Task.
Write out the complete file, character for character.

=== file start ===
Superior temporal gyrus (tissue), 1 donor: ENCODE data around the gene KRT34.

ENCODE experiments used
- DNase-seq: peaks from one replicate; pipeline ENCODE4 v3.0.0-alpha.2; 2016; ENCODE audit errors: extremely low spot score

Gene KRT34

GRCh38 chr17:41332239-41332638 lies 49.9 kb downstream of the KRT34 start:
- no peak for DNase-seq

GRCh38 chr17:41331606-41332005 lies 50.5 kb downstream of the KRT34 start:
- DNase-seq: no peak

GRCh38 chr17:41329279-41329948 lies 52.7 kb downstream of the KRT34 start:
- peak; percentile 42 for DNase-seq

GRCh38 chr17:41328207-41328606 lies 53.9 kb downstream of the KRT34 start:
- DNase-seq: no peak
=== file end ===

Superior temporal gyrus (tissue), 1 donor: ENCODE data around the gene KRT34.

ENCODE experiments used
- DNase-seq: peaks from one replicate; pipeline ENCODE4 v3.0.0-alpha.2; 2016; ENCODE audit errors: extremely low spot score

Gene KRT34

GRCh38 chr17:41332239-41332638 lies 49.9 kb downstream of the KRT34 start:
- no peak for DNase-seq

GRCh38 chr17:41331606-41332005 lies 50.5 kb downstream of the KRT34 start:
- DNase-seq: no peak

GRCh38 chr17:41329279-41329948 lies 52.7 kb downstream of the KRT34 start:
- peak; percentile 42 for DNase-seq

GRCh38 chr17:41328207-41328606 lies 53.9 kb downstream of the KRT34 start:
- DNase-seq: no peak